Catherine Myers, CEO of the Victorian Commission for Gambling and Liquor Regulation in Australia, and an IAGR trustee, tells Focus Gaming News about the importance of sharing regulatory policy.
Exclusive interview.- With just a couple of months to go until IAGR 2021 in Boston, Focus Gaming News caught up with Catherine Myers, a trustee at the International Association of Gaming Regulators (IAGR) and CEO at the Victorian Commission for Gambling and Liquor Regulation in Australia.
The IAGR conference, which takes place from September 12 to 17, was postponed from last year due to the upheaval caused by the Covid-19 pandemic. But it has bounced back with the launch of the first International Regulatory Awards, which aims to contribute to the recognition of innovation and excellence in gambling regulation.
The theme of this year’s conference is Disrupting the Regulator – Sparking innovation in regulatory practice. Myers says it’s precisely the disruption in gaming, not only due to the Covid-19 pandemic but also changes in the industry and in regulation, that makes it a crucial moment to bring regulators together and to promote and share their work.
“What we’re seeing is a great deal of disruption. Disruption from Covid, but also disruption in the form of innovation from industry,” Myers says. “So it’s really created an opportunity for IAGR to create these awards to recognise the great regulatory policy work that’s going on across the globe.”
IAGR’s International Regulatory Awards
There are five categories in the inaugural awards, but what makes an International regulator of the year – the headline award?
“What we’re looking for are changes that have been impactful.”Catherine Myers, CEO at the Victorian Commission for Gambling and Liquor Regulation.
“We expect that the shortlisted nominees will really be able to demonstrate improvements to regulatory practice where there are tangible benefits for the communities in which they operate,” Myers says. “And really what we’re looking for are changes that have been impactful, both from regulator outcomes but really also supporting driving the industry forward with the innovation that we’re seeing across the globe.”
Benefit of global connection
Myers highlights the increased frequency of collaboration between regulators, especially in areas where new markets are opening up, for example in Japan.
“Covid has accelerated the use of technology in collaboration,” she notes. “What we expect to see is IAGR being able to facilitate more of that collaboration using technology, rather than just the annual conference.
“So some of the things we’re turning our minds to are what are the tools we need on our website that will help support collaboration amongst regulators.”
Myers stressed that regulators can learn from each other, even when their markets might be very different since seeing changes in other markets can help regulators evaluate whether the issues may be relevant to their own jurisdiction.
“We can learn a lot from what goes on when new markets open up.”Catherine Myers, CEO at the Victorian Commission for Gambling and Liquor Regulation.
“I think we can learn a lot from what goes on when new markets open up: what risks are there, what opportunities. We can learn from those that are leaders in this space about what they’ve learned from opening up a new market.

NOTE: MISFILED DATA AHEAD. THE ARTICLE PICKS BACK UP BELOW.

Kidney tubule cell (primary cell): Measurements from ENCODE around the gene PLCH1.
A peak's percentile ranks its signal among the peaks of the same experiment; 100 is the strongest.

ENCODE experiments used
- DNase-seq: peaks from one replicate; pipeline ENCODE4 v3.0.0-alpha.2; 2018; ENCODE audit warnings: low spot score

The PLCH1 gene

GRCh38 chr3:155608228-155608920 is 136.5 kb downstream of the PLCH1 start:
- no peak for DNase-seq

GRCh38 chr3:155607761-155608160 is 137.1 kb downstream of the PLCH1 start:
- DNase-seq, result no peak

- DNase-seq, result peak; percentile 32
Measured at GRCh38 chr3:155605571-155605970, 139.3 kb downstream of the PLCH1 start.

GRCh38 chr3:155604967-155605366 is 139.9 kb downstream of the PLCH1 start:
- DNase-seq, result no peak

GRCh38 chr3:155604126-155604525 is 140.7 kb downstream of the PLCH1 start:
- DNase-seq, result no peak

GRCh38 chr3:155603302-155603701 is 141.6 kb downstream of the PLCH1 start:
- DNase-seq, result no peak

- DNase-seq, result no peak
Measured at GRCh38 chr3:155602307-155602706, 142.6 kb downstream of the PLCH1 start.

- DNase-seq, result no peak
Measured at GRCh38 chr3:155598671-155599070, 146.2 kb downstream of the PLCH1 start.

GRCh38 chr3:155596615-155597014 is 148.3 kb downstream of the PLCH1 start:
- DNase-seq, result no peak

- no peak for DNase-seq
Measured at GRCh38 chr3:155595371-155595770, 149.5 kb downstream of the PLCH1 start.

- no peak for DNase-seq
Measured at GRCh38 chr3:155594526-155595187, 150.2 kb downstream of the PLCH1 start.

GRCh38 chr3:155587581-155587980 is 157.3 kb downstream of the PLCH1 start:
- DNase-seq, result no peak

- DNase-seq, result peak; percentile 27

“The IAGR conference presents an opportunity for people to present information relating to those new markets, and once you’ve got that content, it really does help that discussion amongst regulators.”
It’s not only collaboration between regulators. Myers also highlights the importance of collaboration with the industry, the community and with legislators, turning insights from various stakeholders into legislative thinking.
“I think that regulators have a lot to contribute to the legislative process. Within our own jurisdiction, we have a very close relationship with the department that’s responsible for government policy and legislation, and there are a number of ways that we contribute to their thinking.
“We provide data and information on how the existing framework operates, we provide insights into the legislative framework where we think there might be gaps or there might be some ambiguity, and if we can talk about how that then translates to when you operate it in regulatory practice, they get some tangible insights into what changes they might like to make.”
Pandemic and gambling regulation
Despite the major challenges posed by the combination of intense regulatory scrutiny and regular Covid-19 lockdowns in the past year, the gaming industry has become better at pivoting, Myers says, getting used to opening and closing at short notice.
“From our jurisdiction’s perspective, that’s how we’ve had to respond to government restrictions.
“I think that the pandemic and health regulations are front of mind for casino regulators. Within my own agency, we’ve been funded to create two public health and wellbeing teams, and those teams are responsible for going out into the hospitality industry and the gaming industry to ensure that they’re compliant with our chief health officer’s restrictions, so I think there’s another layer that are casino operators and gaming operators need to be thinking about.”
“It’s not just compliance with gaming regulations now; it’s also compliance with public health and wellbeing legislation.”Catherine Myers, CEO at the Victorian Commission for Gambling and Liquor Regulation.
“It’s not just compliance with gaming regulations now; it’s also compliance with public health and wellbeing legislation, so there’s a lot on their plate and there’s a lot of work to be done to ensure that they set themselves up in a way that they can continue to get their patrons into their business but also protect the health and safety of their staff and patrons.”